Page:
Profile: Dr Des Fernandes

PUBLISHED : Tuesday, 09 October, 2012, 12:00am
UPDATED : Tuesday, 09 October, 2012, 9:44am

Dr Des Fernandes, a plastic surgeon from Cape Town, South Africa, has devoted more than 30 years to researching skin. Nearing 70, he shows no signs of slowing down. Fernandes was in Hong Kong recently to showcase his techniques - such as skin needling for collagen stimulation - and raised a few eyebrows with his dismissal of mainstream procedures.

He criticises treatments such as microdermabrasion (a mechanical form of exfoliation using a vacuum) and laser resurfacing, which he says damage the skin, and certain peels, which can cause pigmentation, especially in Asian skin. He also says costly face creams are no better than their low-cost counterparts. "People buy expensive creams expecting a better result, but they're probably getting the same as they'd get from a simple moisturiser."

Fernandes began his career as a surgeon at various hospitals, including the famous heart transplant unit at Groote Schuur Hospital in Cape Town along with Christiaan Barnard, a cardiac surgeon who performed the world's first human heart transplant in 1967. Fernandes was responsible for the illustrations of the "piggy-back" or "double" heart transplant.

In 1975 he returned to plastic surgery and eventually became the head of the Cleft Lip and Palate Division at the Red Cross War Memorial Children's Hospital in Cape Town, a post he held until 2000. He entered private practice in 1979.

Fernandes' research into the skin and skin cancer was motivated by the loss of two young melanoma patients in the 1980s. This led to the creation of a skincare line crammed with higher doses of vitamin A than others, which he officially launched as the brand Environ in 1990.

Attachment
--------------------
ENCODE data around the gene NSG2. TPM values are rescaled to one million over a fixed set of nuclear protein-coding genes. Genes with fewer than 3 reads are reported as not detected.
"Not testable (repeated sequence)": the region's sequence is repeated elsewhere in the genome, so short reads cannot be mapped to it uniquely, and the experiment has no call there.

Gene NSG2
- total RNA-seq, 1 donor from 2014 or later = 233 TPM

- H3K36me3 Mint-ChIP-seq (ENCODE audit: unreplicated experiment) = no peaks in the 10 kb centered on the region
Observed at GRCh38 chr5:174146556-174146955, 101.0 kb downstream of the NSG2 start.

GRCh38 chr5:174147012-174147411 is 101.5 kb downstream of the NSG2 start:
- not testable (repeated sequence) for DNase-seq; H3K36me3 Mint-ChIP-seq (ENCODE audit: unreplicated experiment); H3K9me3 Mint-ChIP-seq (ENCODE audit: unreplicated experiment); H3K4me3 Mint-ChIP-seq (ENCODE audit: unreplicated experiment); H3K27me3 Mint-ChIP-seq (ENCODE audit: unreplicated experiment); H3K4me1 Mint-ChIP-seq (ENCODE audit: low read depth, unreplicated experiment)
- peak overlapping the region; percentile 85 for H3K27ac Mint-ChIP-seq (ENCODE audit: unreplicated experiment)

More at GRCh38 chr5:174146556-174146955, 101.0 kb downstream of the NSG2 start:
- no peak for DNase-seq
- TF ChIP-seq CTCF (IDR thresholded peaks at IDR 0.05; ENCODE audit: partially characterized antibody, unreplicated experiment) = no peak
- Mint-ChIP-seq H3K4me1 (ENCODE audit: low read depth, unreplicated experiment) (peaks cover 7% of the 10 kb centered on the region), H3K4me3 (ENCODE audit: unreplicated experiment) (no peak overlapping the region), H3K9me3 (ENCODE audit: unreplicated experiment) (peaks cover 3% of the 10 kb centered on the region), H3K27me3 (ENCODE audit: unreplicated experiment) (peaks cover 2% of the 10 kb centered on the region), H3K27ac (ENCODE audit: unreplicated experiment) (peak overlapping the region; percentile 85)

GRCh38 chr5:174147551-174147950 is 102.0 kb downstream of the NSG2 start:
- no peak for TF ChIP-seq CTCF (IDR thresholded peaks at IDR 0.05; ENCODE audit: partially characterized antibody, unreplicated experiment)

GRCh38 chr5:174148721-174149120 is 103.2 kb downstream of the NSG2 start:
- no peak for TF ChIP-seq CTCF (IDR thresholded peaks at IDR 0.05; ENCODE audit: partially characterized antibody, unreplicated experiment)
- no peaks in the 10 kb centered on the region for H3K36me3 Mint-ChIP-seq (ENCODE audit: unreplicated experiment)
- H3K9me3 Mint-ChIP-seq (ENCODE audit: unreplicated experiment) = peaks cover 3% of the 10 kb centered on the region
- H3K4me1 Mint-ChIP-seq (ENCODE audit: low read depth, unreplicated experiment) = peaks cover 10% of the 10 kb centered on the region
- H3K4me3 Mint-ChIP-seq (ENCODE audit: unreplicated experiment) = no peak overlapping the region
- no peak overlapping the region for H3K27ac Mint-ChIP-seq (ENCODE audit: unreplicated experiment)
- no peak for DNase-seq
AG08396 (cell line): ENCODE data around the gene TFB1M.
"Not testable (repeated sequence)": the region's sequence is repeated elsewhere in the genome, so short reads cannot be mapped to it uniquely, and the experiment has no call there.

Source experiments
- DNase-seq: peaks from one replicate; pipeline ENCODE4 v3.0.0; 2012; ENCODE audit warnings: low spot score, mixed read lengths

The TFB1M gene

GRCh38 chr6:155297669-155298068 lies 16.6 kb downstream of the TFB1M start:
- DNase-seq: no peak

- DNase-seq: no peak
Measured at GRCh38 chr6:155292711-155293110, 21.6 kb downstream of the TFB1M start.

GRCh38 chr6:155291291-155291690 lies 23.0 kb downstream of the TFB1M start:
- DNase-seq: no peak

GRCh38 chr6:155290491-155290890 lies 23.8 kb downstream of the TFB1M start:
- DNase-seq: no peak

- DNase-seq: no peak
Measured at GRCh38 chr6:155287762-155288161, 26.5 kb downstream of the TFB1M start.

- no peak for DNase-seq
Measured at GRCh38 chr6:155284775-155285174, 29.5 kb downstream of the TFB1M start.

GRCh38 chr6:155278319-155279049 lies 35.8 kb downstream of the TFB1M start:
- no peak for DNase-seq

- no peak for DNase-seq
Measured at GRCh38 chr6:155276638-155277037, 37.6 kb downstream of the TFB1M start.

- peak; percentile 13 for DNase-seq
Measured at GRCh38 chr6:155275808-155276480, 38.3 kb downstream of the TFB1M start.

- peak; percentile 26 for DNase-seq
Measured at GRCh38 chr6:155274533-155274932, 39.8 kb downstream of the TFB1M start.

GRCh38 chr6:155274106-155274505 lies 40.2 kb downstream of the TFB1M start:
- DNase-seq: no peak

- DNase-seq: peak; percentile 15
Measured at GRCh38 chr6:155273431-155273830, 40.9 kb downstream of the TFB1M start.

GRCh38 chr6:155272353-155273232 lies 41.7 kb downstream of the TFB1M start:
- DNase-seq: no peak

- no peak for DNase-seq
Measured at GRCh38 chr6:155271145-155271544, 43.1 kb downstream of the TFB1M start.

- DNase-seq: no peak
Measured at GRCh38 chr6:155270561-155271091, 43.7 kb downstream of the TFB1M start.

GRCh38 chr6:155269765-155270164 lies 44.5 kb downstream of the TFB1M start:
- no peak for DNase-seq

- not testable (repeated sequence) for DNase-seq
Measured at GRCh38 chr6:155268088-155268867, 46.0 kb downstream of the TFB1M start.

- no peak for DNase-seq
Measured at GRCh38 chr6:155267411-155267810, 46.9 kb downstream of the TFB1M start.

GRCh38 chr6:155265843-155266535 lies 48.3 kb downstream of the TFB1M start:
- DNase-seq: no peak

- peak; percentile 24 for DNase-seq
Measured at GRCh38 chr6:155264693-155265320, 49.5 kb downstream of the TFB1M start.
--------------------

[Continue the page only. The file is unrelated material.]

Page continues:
"[Vitamin A] is the crucial keystone in keeping up the health of the skin, controlling how cells grow," he says. "However, it is destroyed by sunlight. In addition, every time a woman menstruates, her levels of vitamin A drop, which means she is more prone to getting skin problems. It is essential to keep up the skin's vitamin A levels; they will determine how you age."

He explains that one of the biggest differences between Caucasian and Asian skin is their inherent natural sun protection factor (SPF) levels. Fair skin offers only about SPF 1 protection. Asian skin falls between 2.5 and 4, and is far less susceptible to photo-ageing.

But whatever race, he suggests that children from age four upwards should be using vitamin A on their skin, adding that most skin ageing happens before age 20. "If you start in your 40s, you're about 30 years too late to make a big difference. You can improve but can never make as much collagen as in young skin."

Fernandes' new range of face creams are said to be more intense than the original formula to fight anti-ageing, and also skin problems such as couperose, rosacea and scarring. Peptides - active protein molecules that tell cells how to react and what to do - have been added to the combination of vitamin A, C and E, resveratrol and beta carotene.

He has also developed an anti-ageing machine that uses iontophoresis (an electric charge) and sonophoresis (low-frequency ultrasound waves) to increase vitamin penetration, and the medical skin-needling tool to reduce scarring, lines and wrinkles. He has performed his needling technique on over 2,000 people, himself included. "Needling is good for every single type of skin," he says. "We treat patients once a week for six weeks, and you get better for up to a year. We've set up a factory under the skin to make more collagen and elastin. It is the first treatment in the world to do that."

Fernandes self-tests all his products.